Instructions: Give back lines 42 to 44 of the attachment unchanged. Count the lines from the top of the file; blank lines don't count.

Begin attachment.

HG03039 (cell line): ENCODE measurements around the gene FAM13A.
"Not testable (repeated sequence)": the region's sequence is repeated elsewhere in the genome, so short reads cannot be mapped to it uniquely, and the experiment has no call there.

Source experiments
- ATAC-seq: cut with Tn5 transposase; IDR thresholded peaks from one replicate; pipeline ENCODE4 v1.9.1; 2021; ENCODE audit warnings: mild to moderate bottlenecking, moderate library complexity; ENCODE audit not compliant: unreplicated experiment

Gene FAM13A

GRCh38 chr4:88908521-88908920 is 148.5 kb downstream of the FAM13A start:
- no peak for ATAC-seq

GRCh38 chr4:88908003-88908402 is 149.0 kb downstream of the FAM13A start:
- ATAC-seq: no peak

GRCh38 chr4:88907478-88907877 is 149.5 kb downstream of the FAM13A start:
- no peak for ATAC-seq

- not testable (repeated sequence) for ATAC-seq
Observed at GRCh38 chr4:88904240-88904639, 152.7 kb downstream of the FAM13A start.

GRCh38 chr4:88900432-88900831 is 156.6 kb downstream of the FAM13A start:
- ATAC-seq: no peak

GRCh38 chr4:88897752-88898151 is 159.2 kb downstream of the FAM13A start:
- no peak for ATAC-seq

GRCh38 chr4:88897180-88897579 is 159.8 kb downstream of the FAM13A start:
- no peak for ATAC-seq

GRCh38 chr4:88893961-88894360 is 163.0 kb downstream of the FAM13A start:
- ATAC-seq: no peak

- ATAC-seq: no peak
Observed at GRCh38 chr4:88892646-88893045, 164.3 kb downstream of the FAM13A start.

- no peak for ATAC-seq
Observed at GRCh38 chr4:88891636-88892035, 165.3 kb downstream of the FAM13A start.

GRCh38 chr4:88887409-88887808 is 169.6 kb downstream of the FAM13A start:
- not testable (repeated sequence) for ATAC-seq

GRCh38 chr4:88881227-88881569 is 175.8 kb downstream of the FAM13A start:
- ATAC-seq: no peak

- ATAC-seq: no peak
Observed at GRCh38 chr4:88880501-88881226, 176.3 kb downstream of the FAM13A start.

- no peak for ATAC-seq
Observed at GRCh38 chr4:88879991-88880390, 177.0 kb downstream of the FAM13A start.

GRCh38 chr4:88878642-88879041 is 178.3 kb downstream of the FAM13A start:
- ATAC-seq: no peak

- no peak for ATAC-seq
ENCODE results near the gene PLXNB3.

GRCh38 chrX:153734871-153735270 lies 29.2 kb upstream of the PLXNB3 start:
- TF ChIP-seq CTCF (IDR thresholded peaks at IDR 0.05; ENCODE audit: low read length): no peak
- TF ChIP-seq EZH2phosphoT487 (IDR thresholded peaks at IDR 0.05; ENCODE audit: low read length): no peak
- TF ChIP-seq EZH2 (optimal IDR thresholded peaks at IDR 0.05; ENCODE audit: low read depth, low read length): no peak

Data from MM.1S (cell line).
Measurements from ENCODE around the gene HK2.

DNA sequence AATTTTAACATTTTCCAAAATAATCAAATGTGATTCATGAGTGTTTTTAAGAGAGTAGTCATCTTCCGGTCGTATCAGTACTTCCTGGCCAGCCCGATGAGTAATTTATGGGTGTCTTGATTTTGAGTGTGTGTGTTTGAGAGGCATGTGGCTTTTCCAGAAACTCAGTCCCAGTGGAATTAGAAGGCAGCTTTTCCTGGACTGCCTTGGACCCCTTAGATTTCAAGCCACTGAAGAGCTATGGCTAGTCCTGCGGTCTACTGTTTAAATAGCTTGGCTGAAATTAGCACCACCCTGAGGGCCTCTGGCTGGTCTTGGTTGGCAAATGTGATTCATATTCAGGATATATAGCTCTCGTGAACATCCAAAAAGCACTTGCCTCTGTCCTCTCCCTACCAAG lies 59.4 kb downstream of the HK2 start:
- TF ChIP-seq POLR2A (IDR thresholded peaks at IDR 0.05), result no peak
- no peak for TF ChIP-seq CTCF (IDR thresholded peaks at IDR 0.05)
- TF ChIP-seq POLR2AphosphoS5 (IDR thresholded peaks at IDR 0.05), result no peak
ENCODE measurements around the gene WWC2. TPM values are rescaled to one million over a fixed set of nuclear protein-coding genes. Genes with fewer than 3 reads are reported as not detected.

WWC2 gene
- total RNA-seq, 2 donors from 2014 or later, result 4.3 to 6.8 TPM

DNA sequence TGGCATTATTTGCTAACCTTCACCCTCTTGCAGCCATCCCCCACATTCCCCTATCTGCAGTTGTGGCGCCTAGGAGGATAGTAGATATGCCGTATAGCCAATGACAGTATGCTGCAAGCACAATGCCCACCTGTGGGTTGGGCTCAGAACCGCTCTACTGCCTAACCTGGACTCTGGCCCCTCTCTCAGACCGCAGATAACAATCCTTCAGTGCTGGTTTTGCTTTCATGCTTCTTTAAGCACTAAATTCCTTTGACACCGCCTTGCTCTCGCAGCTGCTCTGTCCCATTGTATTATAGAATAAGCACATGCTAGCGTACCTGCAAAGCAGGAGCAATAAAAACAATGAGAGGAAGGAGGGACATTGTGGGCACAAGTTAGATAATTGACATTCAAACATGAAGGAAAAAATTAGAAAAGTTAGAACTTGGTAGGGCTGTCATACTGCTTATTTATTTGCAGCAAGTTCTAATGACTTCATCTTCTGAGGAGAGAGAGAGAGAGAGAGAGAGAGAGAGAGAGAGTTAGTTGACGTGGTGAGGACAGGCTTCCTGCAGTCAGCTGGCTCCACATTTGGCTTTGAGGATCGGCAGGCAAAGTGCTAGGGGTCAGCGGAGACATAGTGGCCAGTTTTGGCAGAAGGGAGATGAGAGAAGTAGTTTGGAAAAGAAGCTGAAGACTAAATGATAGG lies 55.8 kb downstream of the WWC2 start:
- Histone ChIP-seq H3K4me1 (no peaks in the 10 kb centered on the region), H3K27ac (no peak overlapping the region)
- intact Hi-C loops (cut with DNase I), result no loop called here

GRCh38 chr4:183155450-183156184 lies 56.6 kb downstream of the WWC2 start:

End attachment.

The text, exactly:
Data from MM.1S (cell line).
Measurements from ENCODE around the gene HK2.

DNA sequence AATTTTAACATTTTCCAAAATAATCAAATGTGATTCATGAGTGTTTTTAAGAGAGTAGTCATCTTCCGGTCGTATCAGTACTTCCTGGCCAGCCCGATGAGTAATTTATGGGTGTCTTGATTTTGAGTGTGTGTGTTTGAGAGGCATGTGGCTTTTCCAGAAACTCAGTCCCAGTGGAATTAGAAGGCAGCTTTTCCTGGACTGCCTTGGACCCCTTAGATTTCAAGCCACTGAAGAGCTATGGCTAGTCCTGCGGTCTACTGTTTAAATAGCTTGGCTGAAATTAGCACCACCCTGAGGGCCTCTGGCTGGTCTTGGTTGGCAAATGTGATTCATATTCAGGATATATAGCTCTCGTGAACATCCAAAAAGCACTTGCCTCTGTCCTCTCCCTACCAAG lies 59.4 kb downstream of the HK2 start: